News Column

What we were WATCHING [Sentinel, The (Stoke-on-Trent, England)]

September 28, 2013


Bob Heeks, aged 66, is a retired builder from Brockbank Place, Chell Heath. He remembers watching music shows as a schoolboy LET'S take a walk back to the roots of British rock 'n' roll, when the music hit our small screen.

In the 50s, when the U.S. had the likes of Elvis, Jerry Lee and Little Richard, we were being entertained by Jerry Allen and his quartet on Lunch Box, with Noele Gordon tapping her pencil in the background.

I was a schoolboy at the time and we would watch Lunch Box when we came home from school to have something to eat.

My family were poor and didn't have a television set at that time so I would see it at a neighbour's house.

The wheels were now in motion and TV then brought us The Joe Loss Band Show at Saturday dinner times, alongside the singers Rose Brennan, Larry Gretton and Ross McManus.

Ross McManus found more fame in life when he was found to be father of Elvis.

That's Elvis Costello, not Presley, by the way.

Ross's son, Declan, changed his name to Elvis and found stardom.

It was all a far cry from what was happening across the pond.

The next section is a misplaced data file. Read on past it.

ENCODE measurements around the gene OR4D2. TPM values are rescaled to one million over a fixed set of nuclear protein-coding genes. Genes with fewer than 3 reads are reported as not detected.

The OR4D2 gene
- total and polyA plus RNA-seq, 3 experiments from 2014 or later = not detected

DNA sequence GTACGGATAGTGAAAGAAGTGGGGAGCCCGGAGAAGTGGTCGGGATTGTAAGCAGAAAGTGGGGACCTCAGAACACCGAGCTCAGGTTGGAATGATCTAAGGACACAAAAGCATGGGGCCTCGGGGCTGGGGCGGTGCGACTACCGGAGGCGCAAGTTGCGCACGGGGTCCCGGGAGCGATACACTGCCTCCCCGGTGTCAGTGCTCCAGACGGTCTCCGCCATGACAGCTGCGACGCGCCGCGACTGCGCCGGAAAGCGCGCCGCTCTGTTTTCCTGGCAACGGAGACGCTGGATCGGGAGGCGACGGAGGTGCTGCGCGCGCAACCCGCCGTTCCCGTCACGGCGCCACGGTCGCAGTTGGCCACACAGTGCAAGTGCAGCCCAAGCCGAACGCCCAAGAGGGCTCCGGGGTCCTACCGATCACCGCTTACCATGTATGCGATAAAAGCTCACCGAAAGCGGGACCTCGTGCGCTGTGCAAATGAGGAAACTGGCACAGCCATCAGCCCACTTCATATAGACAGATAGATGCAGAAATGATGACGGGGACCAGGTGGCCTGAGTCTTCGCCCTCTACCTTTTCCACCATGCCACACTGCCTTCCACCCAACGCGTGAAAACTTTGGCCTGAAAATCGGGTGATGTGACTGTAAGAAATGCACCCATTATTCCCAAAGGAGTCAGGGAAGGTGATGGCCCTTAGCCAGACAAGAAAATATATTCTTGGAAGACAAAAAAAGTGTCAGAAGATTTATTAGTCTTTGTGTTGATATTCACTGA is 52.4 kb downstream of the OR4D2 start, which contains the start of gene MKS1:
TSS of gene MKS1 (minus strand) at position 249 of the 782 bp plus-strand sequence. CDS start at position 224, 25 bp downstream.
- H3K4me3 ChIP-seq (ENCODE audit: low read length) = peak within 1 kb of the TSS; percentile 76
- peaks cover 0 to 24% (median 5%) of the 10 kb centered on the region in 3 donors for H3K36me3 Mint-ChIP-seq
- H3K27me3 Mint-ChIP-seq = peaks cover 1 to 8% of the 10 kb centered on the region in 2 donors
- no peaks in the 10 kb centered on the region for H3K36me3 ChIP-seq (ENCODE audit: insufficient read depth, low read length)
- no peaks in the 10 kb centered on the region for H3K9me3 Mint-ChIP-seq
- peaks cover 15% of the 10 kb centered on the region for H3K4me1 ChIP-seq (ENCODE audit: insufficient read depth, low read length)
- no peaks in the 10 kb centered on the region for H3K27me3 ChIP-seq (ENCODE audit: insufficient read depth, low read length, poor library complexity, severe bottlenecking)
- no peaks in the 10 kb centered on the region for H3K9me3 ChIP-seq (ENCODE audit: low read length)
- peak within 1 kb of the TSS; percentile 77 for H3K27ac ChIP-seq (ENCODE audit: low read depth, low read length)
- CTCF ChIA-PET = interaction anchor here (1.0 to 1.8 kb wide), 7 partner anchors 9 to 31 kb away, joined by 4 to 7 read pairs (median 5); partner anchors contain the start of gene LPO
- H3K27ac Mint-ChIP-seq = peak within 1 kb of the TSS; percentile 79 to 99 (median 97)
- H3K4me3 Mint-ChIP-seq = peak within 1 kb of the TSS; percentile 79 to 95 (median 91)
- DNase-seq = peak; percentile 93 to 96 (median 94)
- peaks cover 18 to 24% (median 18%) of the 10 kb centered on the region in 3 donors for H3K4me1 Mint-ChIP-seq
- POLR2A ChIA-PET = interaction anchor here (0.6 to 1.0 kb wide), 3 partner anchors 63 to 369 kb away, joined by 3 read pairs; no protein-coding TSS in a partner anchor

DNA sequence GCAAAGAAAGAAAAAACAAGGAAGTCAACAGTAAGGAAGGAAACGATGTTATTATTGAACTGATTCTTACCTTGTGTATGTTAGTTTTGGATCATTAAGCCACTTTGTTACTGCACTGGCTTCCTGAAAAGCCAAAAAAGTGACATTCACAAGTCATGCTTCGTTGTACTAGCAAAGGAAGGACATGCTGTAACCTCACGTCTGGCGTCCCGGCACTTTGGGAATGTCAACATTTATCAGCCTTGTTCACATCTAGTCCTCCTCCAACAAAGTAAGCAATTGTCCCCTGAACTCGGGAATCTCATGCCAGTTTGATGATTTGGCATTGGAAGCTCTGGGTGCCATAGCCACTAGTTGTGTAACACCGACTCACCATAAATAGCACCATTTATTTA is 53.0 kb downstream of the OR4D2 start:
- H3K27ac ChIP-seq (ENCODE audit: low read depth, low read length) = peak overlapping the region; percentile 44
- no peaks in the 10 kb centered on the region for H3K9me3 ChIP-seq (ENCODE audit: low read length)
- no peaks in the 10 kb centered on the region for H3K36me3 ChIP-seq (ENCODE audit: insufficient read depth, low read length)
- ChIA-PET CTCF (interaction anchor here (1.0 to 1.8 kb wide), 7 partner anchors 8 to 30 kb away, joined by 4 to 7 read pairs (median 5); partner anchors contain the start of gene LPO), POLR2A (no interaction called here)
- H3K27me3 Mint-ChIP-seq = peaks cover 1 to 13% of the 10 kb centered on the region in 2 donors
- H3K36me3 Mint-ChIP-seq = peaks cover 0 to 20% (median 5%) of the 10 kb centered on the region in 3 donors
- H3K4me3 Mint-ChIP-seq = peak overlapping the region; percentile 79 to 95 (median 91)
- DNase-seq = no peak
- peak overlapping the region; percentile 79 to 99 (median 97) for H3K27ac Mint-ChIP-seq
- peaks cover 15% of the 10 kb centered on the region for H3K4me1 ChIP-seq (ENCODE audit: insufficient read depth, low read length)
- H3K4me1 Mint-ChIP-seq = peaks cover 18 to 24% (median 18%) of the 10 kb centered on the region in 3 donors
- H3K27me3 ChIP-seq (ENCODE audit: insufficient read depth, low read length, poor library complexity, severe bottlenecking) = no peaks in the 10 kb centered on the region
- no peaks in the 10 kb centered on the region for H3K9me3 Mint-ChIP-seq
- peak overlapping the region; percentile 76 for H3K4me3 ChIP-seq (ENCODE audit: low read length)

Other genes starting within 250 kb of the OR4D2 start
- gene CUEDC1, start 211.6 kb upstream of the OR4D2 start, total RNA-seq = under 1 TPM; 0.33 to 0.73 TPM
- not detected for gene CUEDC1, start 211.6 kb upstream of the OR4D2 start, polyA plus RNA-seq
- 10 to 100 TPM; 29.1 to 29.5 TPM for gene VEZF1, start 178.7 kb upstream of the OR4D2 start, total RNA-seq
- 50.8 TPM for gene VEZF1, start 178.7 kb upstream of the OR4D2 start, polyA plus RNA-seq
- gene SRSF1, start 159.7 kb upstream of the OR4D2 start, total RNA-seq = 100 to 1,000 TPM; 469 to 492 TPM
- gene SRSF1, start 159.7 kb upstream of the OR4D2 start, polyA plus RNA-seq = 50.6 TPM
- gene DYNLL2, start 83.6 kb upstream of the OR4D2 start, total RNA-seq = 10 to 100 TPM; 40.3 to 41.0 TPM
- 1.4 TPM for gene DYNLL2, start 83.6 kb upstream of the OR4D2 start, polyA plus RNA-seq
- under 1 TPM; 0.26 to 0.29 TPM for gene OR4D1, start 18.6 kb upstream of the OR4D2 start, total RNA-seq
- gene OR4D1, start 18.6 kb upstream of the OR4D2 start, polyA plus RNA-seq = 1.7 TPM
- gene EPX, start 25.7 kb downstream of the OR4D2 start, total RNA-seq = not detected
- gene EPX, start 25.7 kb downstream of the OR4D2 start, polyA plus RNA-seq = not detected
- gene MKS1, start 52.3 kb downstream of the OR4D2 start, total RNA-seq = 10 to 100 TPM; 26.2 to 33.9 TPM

Now I'm thinking long before Dennis Tanner discovered the sensational Chris Sandford on Coronation Street, a certain John Leyton had been given air play in a TV serial called Probation Officer.

John Leyton's biggest musical hits were Johnny Remember Me and Wild Wind, during the early 60s.

I think he is still touring to this day. So now we can sit back and reminisce and say thank you for that early music television.

I say that tongue in cheek, as what we were presented with was rather different to the offering in the U.S. British television gave us Jerry Allen and, without him, who knows what British music would have ended up like.

I've recently taken up using Facebook and have been able to reconnect with friends from my school days.

It's good to be able to spend my days reliving those times.

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